In a diuturnal report for Vox, producer Marie Cascione takes a look at the history of linoleum, the once ubiquitous, durable, and colorful floor covering that was invented by Frederick Walton in 1863. Once it was perfected, Walton marketed his newly named flooring and people found it widely appealing due to its price, color, patterns, and durability. It became a flooring staple of homes, hospitals, offices, and businesses of the mid-20th century before falling completely out of favor. Cascione explains that it was linoleum’s durability that worked against it as it didn’t change easily with the times.
It was everywhere. Homes, schools, shops. The perfect fit for anywhere high traffic because it was so resilient and easy to clean. But all that ubiquity kind of backfired. Linoleum started to be seen as tacky, cheap. That durability backfired, too. Patterns that fell out of style stuck around and started to look dated.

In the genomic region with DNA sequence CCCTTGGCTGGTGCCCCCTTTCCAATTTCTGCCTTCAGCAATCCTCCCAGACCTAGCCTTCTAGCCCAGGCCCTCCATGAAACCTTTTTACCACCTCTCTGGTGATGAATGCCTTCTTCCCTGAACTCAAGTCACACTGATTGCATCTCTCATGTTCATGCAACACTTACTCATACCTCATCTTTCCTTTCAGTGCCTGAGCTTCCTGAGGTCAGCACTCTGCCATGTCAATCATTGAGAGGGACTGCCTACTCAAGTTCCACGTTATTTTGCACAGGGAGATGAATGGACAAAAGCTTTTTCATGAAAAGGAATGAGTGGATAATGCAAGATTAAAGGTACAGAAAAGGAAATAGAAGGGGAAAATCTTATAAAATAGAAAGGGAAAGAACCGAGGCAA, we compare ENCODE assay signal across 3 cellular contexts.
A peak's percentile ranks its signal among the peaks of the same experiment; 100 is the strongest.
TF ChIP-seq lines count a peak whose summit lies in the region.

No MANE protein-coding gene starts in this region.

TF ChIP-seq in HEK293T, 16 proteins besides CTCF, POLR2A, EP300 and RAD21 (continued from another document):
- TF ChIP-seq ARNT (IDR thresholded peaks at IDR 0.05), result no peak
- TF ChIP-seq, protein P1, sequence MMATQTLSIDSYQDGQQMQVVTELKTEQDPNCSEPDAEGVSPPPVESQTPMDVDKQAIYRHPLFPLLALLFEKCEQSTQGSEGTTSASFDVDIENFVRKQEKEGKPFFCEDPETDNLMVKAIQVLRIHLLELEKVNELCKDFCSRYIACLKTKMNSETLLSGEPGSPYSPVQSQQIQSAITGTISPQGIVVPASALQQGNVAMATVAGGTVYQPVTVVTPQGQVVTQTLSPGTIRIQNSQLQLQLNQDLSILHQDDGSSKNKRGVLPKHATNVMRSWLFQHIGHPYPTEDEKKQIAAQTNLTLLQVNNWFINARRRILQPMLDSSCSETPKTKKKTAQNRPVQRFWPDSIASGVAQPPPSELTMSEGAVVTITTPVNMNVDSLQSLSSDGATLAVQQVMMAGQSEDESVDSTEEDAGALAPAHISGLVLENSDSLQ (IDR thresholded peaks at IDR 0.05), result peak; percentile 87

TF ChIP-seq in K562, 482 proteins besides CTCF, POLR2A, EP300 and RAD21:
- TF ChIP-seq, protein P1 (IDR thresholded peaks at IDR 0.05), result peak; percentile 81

At this time, however, linoleum is surprisingly making a fashionable comeback in the 21st Century.
Because seemingly against all odds, linoleum is making a comeback. It’s featured…in a variety of trendy cafes, hotels, shops, and homes from Copenhagen to New York….People are loving linoleum for all of the same reasons they used to.…Linoleum is also really eco-friendly. It’s still made with roughly the same materials as Walton’s first version: Almost entirely renewable resources. You can technically eat it. Though you really shouldn’t.
Here are some examples of modern linoleum uses.